After years of studying Holocaust history with an emphasis on people who defied authority and rescued Jews, I continually asked myself the question, What would I have done during this tragic time? Impossible to answer, I have tried to forward that question to the present. Given the tragedies that beset our world, I ask, What am I doing to help now?
The question motivates me to act, so one day I will not look back and ask, Why didn't I help?
The question has led me to this day. Sitting in the airport waiting for our flight to Athens Greece, where we will take an Algebra program to a refugee school, where I will teach teachers at the No Border school, where we will travel on to Lesvos, Greece, one of the hardest hit islands by the influx of refugees-- where we will help in a refugee camp.
It took a year to find a place to volunteer. The desire sprang one afternoon in the comfort of my car, listening to an interview on NPR. The woman who was interviewed was an American in Macedonia helping register refugees fleeing Syria into a transition camp. Because of her English language and one woman refugee who also spoke English, she was able to keep the woman and a crippled older man together, simply because he needed her. The chaos had almost separated the two.
I wanted to help too.
I had no specific skills to share--only a desire fueled by compassion for a displaced people.
My grandparents were immigrants who came to America for different reasons, but the journey, the new country, the rejection, is part of my heritage.
Years later, when my father wanted to buy a nameplate commemorating his parents' arrival on Ellis Island, New York, my grandfather said, "Don't you dare. I've never been treated so poorly in my life."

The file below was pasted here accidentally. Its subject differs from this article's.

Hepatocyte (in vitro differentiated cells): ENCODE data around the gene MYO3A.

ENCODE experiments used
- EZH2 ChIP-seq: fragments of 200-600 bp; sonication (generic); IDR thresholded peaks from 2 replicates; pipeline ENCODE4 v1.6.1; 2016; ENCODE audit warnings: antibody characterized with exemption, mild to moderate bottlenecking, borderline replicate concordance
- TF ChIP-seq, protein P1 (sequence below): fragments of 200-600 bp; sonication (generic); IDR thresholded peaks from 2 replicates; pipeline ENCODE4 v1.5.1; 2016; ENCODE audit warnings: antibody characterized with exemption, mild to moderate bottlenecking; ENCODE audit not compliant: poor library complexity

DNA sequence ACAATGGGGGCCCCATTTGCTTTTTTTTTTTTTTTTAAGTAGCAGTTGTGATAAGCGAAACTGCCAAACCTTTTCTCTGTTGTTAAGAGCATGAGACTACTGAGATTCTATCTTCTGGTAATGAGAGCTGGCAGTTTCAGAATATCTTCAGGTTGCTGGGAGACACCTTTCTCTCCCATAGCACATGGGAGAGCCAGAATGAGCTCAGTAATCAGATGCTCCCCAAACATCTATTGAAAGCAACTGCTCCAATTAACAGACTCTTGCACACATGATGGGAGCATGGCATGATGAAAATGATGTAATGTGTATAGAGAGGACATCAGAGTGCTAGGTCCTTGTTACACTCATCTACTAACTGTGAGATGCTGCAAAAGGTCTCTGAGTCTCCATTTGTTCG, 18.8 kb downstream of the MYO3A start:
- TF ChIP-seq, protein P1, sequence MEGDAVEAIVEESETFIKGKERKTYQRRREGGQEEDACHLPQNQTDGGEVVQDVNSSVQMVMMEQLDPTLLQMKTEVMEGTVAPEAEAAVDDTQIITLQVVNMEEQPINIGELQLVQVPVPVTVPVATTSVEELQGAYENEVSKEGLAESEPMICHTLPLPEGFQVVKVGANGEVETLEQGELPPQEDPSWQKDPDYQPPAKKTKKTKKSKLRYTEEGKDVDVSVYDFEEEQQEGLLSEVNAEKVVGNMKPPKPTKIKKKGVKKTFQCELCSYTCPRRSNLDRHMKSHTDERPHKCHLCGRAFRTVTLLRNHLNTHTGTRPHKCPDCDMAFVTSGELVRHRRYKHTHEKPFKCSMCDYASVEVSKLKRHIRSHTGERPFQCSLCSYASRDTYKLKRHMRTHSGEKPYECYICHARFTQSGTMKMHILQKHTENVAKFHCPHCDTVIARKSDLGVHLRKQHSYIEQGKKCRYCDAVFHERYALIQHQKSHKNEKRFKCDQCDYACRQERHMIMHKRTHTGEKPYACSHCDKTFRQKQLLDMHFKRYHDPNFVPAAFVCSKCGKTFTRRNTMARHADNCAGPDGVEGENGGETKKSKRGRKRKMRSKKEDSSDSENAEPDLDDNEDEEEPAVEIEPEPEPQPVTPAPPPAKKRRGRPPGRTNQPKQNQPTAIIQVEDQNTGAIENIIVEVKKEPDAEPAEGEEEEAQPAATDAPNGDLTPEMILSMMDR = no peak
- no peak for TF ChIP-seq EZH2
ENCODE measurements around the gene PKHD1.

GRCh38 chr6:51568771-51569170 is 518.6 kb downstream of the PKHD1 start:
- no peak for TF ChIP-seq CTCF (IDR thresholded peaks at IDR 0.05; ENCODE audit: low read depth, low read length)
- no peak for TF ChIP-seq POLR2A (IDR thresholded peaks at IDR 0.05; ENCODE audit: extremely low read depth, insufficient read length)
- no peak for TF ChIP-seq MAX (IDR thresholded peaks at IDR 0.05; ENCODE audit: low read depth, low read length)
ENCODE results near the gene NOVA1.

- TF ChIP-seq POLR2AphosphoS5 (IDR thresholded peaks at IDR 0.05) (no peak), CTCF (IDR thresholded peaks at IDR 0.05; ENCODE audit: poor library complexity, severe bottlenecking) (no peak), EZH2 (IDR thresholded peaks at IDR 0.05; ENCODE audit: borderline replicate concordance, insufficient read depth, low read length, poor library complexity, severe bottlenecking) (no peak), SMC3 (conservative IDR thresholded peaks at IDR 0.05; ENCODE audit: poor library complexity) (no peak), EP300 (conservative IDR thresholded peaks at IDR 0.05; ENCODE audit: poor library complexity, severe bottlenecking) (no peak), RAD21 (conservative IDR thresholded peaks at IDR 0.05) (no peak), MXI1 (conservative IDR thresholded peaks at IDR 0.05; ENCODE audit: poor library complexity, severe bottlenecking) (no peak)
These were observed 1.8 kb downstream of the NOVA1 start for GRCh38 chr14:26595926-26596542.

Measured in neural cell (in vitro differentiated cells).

Dad was surprised. He didn't know about this part of his father's entrance into America. I pictured my grandfather--proud, capable, unsure in a new land--treated poorly.
I try to think how refugees feel, fleeing for their lives, fleeing their bombed-out cities, yet the doors all around the world have been closed to them. Such despair. Could I possibly make a difference? I have to go and find out, because I'm not prepared to look back ten years from now and ask, What could I have done?
I am encouraged that small efforts are meaningful from a student's story told just last week. His grandparents had immigrated to America from Sweden. They were driving on the east coast, surrounded by the insecurity of a new land. They'd stopped to get gas, and a fellow customer engaged in conversation with his grandfather while they both stood at the pump. When their conversation ended, the American said to Bennett's grandparents. "Welcome to America, I'm glad you're here."
The story kept its meaning through three generations. That one friendly expression meant everything to the immigrants; it still had meaning to their grandson.
I will be standing in a refugee camp by week's end. I won't be able to say "I'm glad you're here," but I will have the responsibility to lighten the load just a little bit, enough to take a deep breath and say, "I'm glad I'm here."